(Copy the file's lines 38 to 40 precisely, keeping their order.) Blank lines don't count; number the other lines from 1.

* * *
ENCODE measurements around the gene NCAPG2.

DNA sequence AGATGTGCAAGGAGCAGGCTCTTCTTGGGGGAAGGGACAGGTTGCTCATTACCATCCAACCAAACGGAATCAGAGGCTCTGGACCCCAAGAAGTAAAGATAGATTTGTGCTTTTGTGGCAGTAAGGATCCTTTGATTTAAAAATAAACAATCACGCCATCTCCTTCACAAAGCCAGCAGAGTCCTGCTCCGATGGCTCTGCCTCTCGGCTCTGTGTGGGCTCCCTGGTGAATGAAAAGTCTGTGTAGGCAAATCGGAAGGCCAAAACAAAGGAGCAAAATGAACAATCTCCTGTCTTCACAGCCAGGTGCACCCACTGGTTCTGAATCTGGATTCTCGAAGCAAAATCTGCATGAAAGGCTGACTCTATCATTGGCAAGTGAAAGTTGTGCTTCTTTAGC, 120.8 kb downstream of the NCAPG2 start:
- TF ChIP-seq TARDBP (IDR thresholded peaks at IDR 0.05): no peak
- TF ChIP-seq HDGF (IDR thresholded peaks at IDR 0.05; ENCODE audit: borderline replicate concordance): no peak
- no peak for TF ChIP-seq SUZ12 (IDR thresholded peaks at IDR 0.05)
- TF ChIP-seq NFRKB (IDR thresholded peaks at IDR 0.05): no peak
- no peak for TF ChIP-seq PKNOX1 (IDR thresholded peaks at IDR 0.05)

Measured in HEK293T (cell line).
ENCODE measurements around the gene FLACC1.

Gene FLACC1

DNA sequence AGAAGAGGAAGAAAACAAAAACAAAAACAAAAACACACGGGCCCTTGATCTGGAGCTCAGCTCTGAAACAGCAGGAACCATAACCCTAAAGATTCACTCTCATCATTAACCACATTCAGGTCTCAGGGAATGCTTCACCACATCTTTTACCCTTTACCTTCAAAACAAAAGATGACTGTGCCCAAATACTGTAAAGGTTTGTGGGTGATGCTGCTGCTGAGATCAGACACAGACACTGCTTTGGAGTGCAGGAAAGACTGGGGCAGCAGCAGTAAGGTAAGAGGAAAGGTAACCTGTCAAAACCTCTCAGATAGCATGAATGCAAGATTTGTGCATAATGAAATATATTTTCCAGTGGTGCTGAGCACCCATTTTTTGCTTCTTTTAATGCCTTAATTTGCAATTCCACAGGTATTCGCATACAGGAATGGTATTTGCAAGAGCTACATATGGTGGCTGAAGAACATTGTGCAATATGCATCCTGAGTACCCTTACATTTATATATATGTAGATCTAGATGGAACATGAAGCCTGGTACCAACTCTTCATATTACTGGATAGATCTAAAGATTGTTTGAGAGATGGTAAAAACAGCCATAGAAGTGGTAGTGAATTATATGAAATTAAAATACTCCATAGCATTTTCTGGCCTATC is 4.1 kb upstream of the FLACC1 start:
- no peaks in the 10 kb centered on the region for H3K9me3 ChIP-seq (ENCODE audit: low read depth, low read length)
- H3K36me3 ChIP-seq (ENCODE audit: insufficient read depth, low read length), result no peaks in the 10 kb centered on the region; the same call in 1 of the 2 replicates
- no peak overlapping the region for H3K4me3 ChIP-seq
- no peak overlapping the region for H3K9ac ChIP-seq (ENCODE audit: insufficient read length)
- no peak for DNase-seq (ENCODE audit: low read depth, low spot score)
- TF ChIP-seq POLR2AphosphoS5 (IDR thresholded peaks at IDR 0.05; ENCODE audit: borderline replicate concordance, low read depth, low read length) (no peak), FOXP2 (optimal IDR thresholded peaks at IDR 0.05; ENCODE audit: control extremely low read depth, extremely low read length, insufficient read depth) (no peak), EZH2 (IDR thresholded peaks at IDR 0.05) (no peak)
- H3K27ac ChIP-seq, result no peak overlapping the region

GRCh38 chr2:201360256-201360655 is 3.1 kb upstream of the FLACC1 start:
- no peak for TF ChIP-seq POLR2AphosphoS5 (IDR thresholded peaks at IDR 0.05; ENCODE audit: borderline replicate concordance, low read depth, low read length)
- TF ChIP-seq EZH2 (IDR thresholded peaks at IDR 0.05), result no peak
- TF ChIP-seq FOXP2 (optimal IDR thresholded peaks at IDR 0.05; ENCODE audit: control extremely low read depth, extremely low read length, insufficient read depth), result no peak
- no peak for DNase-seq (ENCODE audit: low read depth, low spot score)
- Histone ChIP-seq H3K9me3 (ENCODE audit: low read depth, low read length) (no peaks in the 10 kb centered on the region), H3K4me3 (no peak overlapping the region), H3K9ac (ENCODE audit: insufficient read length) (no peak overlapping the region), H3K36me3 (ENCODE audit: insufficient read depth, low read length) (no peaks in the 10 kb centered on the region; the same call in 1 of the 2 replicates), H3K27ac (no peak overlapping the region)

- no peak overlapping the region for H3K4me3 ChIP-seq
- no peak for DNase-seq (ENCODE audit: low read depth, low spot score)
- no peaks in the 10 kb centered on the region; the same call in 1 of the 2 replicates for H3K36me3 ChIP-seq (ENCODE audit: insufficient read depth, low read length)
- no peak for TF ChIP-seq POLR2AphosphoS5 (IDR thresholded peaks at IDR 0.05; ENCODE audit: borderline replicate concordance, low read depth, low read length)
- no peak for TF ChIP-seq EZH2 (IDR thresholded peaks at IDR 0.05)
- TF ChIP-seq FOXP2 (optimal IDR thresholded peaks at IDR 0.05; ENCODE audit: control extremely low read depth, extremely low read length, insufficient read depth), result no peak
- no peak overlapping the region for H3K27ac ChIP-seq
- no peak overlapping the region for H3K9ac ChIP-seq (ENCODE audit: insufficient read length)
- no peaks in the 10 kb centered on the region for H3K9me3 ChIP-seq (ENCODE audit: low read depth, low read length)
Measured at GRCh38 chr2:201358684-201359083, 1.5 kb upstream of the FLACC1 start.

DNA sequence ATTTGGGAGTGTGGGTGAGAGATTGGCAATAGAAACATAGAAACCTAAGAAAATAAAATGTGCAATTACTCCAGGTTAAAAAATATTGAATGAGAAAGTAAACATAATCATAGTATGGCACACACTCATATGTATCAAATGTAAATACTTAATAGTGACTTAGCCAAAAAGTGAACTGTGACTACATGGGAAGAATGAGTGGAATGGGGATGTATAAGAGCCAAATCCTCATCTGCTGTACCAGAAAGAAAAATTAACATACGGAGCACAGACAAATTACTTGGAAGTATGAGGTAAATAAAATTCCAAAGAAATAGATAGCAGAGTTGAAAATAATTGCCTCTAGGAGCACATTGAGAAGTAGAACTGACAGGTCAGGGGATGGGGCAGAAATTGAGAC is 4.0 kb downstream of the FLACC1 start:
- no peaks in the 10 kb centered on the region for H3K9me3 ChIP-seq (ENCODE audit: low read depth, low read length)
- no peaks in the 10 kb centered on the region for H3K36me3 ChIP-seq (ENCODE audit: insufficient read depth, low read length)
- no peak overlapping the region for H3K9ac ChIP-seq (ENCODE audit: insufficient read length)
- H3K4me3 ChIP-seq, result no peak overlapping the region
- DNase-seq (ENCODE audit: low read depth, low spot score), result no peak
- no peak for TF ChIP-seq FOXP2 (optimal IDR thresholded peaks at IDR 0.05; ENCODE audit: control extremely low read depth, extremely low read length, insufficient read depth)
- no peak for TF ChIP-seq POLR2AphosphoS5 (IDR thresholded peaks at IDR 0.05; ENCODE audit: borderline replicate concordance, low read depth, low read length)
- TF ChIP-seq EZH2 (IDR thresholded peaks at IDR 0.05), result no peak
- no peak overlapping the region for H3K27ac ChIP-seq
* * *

- no peak overlapping the region for H3K9ac ChIP-seq (ENCODE audit: insufficient read length)
- H3K4me3 ChIP-seq, result no peak overlapping the region
- DNase-seq (ENCODE audit: low read depth, low spot score), result no peak